"Life seemed fairly free. After all, I could walk out of my hotel at any time and no one seemed to care. There was no look of continual terror in the eyes of Soviet citizens."
These words, written by one of my students at Franklin College, a small American school in Lugano, Switzerland, voice the sentiments commonly heard from sympathetic visitors to the Soviet Union. But even he cannot ignore signs that this "fairly free" life is not, after all, so free.
He goes on: "Yet I felt something, a force that was strong but very much invisible. I slowly began to see the mysterious face of this force. But these images were fleeting. A boy stops to talk to you; a man approaches; the boy runs. A man grips your Soviet guide by the arm after an embarrassing scene committed by your group. He whispers quickly in her ear; her expression becomes submissive and frightened. And then he is gone as quickly as he had arrived. Encounters like these made me realize that the imagined force was very real."
Many Franklin students have such experiences; the college requires two weeks of academic travel in Europe each semester, and many people choose to visit countries in the Soviet Bloc. On their return, many for the first time find reason to consciously choose life in the West.
The preparation for Franklin's academic travel has an apolitical, amoral flavor; professors play down political acrimony. In briefings before the trips to the East, they give students pointers on how to cope with the extensive bureaucracy at the borders, advise them to avoid offensive questions or actions, and tell them to respect security prohibitions and national symbols in these countries.
The theme of these briefings—for prudential if not ideological reasons—tends toward conciliation. The trip itself aims mainly to acquaint and inform, not to engender political convictions. Students are discouraged from focusing on what might be morally offensive in Soviet Bloc countries; they are going to a different part of the world and should be prepared to observe the culture more as amateur anthropologists than as critical inspectors. Special emphasis is placed on observing ordinary life and activities. The college's excellent contacts throughout the Eastern Bloc make it possible for students to leave the usual tourist path and at least look in on everyday life under communism. What they find, however, usually leaves them with a low regard for life in these countries, however tolerantly viewed.
The atmosphere in the Soviet Bloc leaves a special impression on students. It is not so much the dire poverty—the sort one can see in Mexico City, New York, or Hong Kong. Rather, it is the grayness, both psychological and literal, that pervades everything. Joy is rare on the faces of the people—despite occasional laughter. Even the more lively eastern states, such as Hungary and Yugoslavia, lack cheerfulness. The moroseness of the officials, the predictability of monuments celebrating the socialist system, the banality of the slogans that hail the state for good deeds—all these, and more, leave the students with an impression that life cannot be promising in these societies.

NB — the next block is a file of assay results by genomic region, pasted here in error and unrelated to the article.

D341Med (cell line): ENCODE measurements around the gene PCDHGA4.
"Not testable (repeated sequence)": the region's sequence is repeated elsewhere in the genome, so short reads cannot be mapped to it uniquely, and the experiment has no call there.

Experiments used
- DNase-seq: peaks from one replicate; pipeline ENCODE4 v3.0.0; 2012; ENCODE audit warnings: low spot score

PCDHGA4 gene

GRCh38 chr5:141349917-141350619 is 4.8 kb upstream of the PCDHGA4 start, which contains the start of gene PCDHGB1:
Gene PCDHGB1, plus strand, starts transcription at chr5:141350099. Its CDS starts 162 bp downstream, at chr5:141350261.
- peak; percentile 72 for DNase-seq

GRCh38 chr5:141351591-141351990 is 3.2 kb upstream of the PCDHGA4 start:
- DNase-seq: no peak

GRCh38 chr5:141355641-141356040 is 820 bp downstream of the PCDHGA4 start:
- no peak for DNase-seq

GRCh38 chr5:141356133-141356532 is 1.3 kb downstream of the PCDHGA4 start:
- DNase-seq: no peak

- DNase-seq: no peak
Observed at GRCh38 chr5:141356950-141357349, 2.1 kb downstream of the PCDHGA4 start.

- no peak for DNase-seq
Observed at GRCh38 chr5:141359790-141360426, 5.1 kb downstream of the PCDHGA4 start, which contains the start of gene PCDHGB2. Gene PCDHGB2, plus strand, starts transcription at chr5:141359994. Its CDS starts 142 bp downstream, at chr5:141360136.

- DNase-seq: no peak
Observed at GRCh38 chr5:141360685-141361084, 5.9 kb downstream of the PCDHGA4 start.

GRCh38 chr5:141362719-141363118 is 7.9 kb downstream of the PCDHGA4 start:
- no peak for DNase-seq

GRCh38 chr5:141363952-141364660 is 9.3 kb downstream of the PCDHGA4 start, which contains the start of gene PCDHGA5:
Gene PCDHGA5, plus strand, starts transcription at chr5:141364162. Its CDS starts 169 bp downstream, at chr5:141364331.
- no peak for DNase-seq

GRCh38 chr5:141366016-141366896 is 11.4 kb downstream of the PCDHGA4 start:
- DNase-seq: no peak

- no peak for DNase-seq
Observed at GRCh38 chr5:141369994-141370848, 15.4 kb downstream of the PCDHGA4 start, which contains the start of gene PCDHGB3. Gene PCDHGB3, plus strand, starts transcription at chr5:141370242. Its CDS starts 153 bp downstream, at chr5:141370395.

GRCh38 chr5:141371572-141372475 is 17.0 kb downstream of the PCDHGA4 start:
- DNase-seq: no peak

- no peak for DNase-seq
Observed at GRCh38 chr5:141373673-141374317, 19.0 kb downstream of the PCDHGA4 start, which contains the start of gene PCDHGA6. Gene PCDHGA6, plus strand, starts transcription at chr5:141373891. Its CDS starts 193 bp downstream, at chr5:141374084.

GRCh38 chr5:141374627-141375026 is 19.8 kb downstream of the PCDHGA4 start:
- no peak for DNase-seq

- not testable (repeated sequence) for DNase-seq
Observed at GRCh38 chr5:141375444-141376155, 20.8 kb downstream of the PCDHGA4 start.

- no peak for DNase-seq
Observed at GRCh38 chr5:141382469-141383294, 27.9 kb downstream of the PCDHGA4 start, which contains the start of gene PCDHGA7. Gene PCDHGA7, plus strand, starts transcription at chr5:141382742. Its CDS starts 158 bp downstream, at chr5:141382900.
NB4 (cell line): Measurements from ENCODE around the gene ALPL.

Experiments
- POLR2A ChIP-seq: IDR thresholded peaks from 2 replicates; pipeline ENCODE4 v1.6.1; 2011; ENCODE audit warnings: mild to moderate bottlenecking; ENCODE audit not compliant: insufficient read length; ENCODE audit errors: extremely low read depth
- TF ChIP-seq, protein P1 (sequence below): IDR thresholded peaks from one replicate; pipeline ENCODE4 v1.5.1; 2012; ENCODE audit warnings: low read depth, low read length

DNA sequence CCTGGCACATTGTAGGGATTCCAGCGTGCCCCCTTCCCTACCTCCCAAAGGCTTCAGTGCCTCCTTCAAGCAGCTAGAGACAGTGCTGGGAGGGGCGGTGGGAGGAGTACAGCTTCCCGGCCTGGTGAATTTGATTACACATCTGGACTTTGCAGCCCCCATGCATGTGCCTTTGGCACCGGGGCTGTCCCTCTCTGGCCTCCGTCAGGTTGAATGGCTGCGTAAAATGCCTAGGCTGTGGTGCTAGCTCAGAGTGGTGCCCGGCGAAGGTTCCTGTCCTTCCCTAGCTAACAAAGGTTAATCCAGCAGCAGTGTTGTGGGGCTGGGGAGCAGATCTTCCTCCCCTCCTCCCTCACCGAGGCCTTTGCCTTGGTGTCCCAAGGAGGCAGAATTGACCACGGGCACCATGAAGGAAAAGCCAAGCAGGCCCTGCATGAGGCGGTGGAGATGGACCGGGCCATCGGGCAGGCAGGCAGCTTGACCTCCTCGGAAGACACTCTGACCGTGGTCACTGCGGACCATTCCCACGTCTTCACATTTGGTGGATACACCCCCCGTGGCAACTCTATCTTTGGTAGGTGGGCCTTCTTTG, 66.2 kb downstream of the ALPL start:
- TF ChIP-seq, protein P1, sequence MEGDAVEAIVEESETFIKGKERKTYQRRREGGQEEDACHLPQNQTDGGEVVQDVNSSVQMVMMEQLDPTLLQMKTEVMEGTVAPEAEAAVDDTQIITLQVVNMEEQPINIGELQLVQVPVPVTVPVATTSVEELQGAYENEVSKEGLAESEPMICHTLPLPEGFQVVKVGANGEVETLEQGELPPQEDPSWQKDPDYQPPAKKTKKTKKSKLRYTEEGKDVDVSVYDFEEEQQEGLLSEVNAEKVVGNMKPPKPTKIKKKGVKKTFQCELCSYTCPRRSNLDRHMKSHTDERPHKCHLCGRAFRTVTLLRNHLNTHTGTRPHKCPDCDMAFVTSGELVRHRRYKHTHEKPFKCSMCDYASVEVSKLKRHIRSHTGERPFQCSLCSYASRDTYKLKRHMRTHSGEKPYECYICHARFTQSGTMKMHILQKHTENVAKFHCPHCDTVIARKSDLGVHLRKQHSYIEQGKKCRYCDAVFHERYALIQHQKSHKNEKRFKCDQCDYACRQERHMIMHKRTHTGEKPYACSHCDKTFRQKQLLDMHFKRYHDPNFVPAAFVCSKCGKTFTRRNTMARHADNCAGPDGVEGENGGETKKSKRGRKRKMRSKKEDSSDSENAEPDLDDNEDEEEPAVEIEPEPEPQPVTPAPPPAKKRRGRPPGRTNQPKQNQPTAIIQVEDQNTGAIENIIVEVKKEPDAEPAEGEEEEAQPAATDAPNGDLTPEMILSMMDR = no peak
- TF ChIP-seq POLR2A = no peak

"We rarely saw any genuine luxury and casual elegance, such as we see in even the worst spots of the West," noted one student. A visitor to the Soviet Union wrote that "Leningrad was beautiful—but the audience at the ballet smelled drunk." Said another: "Of course life is fairly calm in Prague, but it's bleak and unwashed. And most people look weather-beaten. They seem to have all lived rough lives." The absence of inventiveness, entrepreneurship, vivacity and enthusiasm for life simply could not be missed by even the most distracted students.
For a few, it was news that citizens in these countries didn't seem to hate Americans or the West. Apart from the official slogans, little evidence of ideology could be found. "The people of East Germany seemed eager for news from the West. They greeted us with curiosity in their eyes, as if we held out some promise for them, even though they knew we would simply look around, talk with them briefly, and then leave."
Brief visits to cultures don't suffice to produce understanding, a point stressed by the traveling professors at Franklin College. Some students dismiss their impressions; others, however, cannot shake them and sometimes even begin to see cause for the East/West conflict.
In a contemporary political philosophy class at Franklin College, during the Reagan-Gorbachev summit in Geneva and the U.S. conflict with Libya, I was explaining the Marxist conception of the socialist stage of humanity's progress and the Soviet interpretation of Marx.
"But," asked one student, "why are dissidents in the Soviet Union regarded as insane or traitors?"
"Because from the idea that humanity is an organic body—a whole and integrated unit (like a team), not a mere collection of disparate individuals as some Western theorists would see the matter—the position makes perfectly good sense. The dissident is quite logically treated as an obstacle to progress."
One student just back from the USSR patiently heard out this explanation, but at the end of the presentation another shook his head, saying: "Whatever the fancy reasons, there just can't be excuses for such policies by any regime, South African or Soviet."
Senior Editor Tibor Machan now teaches philosophy at Auburn University.